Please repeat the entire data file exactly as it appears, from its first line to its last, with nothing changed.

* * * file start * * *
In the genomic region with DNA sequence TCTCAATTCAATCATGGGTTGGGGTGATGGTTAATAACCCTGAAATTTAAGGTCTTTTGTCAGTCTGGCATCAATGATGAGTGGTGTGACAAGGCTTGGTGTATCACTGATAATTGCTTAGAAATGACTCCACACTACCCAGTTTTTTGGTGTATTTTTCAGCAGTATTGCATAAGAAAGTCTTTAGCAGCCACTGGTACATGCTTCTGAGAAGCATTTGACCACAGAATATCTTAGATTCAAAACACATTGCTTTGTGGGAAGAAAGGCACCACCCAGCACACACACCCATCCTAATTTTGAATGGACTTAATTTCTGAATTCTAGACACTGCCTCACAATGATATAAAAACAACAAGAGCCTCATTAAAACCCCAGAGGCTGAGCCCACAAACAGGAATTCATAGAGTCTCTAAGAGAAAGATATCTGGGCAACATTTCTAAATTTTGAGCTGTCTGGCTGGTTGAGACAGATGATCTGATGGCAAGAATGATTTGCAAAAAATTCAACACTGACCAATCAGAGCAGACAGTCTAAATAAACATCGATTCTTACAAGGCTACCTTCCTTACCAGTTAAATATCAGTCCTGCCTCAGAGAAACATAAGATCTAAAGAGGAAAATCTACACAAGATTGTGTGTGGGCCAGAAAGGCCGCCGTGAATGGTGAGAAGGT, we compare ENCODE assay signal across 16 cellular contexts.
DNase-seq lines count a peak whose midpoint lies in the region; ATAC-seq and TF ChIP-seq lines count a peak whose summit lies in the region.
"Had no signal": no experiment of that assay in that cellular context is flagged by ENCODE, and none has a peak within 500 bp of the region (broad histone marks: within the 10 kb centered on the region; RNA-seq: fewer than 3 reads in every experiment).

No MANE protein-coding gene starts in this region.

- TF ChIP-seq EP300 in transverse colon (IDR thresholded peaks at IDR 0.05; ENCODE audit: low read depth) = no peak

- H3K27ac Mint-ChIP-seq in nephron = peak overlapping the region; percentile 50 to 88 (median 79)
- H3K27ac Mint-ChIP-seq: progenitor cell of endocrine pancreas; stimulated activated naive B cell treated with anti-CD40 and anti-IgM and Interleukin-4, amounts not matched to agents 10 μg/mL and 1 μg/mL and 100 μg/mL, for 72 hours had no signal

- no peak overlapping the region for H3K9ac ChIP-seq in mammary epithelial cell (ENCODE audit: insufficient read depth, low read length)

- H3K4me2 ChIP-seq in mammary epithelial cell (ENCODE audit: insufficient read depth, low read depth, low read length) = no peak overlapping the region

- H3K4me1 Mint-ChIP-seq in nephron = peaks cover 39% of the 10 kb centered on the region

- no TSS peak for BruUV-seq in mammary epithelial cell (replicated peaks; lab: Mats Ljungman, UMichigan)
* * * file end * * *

In the genomic region with DNA sequence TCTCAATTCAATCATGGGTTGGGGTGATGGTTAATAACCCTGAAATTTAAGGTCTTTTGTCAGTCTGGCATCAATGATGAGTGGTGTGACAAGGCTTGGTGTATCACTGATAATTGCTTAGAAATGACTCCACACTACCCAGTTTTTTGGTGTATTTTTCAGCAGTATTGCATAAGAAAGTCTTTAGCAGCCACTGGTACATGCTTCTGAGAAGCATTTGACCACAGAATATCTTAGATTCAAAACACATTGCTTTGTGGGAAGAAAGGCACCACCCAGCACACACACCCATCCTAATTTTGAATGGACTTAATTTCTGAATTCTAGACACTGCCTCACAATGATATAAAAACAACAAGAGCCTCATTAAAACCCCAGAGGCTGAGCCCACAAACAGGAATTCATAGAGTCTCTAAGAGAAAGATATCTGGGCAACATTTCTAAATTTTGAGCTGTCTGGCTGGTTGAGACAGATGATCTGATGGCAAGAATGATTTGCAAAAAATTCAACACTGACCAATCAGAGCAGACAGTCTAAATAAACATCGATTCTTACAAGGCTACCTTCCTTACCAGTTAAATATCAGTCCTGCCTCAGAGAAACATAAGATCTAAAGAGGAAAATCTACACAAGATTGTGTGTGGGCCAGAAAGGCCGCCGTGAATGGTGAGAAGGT, we compare ENCODE assay signal across 16 cellular contexts.
DNase-seq lines count a peak whose midpoint lies in the region; ATAC-seq and TF ChIP-seq lines count a peak whose summit lies in the region.
"Had no signal": no experiment of that assay in that cellular context is flagged by ENCODE, and none has a peak within 500 bp of the region (broad histone marks: within the 10 kb centered on the region; RNA-seq: fewer than 3 reads in every experiment).

No MANE protein-coding gene starts in this region.

- TF ChIP-seq EP300 in transverse colon (IDR thresholded peaks at IDR 0.05; ENCODE audit: low read depth) = no peak

- H3K27ac Mint-ChIP-seq in nephron = peak overlapping the region; percentile 50 to 88 (median 79)
- H3K27ac Mint-ChIP-seq: progenitor cell of endocrine pancreas; stimulated activated naive B cell treated with anti-CD40 and anti-IgM and Interleukin-4, amounts not matched to agents 10 μg/mL and 1 μg/mL and 100 μg/mL, for 72 hours had no signal

- no peak overlapping the region for H3K9ac ChIP-seq in mammary epithelial cell (ENCODE audit: insufficient read depth, low read length)

- H3K4me2 ChIP-seq in mammary epithelial cell (ENCODE audit: insufficient read depth, low read depth, low read length) = no peak overlapping the region

- H3K4me1 Mint-ChIP-seq in nephron = peaks cover 39% of the 10 kb centered on the region

- no TSS peak for BruUV-seq in mammary epithelial cell (replicated peaks; lab: Mats Ljungman, UMichigan)